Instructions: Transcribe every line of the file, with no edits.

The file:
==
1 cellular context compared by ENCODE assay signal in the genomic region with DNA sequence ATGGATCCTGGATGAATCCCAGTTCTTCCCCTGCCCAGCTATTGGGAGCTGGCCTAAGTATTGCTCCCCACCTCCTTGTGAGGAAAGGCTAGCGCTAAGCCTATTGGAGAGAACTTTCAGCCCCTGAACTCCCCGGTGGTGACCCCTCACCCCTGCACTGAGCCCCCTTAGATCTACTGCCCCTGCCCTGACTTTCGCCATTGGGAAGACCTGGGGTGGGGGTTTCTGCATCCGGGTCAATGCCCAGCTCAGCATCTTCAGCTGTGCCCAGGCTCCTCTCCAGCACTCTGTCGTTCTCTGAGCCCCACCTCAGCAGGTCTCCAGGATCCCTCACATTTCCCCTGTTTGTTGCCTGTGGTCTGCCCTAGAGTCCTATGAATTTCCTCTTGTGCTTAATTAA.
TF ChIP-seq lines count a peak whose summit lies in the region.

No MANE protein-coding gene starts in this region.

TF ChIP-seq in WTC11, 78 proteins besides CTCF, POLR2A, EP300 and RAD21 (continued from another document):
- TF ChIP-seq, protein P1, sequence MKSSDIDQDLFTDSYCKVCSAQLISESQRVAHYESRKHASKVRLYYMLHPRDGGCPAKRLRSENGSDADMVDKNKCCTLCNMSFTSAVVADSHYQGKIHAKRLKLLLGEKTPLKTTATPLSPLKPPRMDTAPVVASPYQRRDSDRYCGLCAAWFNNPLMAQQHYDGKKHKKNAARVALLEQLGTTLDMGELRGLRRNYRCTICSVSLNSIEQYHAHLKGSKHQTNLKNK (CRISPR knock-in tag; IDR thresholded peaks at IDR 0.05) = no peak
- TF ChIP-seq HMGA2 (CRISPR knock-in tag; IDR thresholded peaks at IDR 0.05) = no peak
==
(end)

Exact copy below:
1 cellular context compared by ENCODE assay signal in the genomic region with DNA sequence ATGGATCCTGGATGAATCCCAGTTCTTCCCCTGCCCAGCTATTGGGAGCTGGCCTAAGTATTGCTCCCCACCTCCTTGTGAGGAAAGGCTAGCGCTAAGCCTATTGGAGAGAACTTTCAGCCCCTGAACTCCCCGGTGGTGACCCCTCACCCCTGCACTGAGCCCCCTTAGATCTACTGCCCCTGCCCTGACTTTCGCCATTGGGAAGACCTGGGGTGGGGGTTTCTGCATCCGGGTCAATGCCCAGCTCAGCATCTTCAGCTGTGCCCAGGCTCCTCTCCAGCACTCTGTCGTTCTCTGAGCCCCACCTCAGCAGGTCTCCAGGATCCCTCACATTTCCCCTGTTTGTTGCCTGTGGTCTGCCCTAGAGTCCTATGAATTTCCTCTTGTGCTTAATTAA.
TF ChIP-seq lines count a peak whose summit lies in the region.

No MANE protein-coding gene starts in this region.

TF ChIP-seq in WTC11, 78 proteins besides CTCF, POLR2A, EP300 and RAD21 (continued from another document):
- TF ChIP-seq, protein P1, sequence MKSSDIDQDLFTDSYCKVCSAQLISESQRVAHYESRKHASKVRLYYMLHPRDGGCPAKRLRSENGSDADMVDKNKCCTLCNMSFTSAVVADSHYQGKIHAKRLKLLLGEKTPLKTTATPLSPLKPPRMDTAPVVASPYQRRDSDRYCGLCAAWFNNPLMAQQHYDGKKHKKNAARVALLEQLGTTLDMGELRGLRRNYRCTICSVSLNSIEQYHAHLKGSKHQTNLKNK (CRISPR knock-in tag; IDR thresholded peaks at IDR 0.05) = no peak
- TF ChIP-seq HMGA2 (CRISPR knock-in tag; IDR thresholded peaks at IDR 0.05) = no peak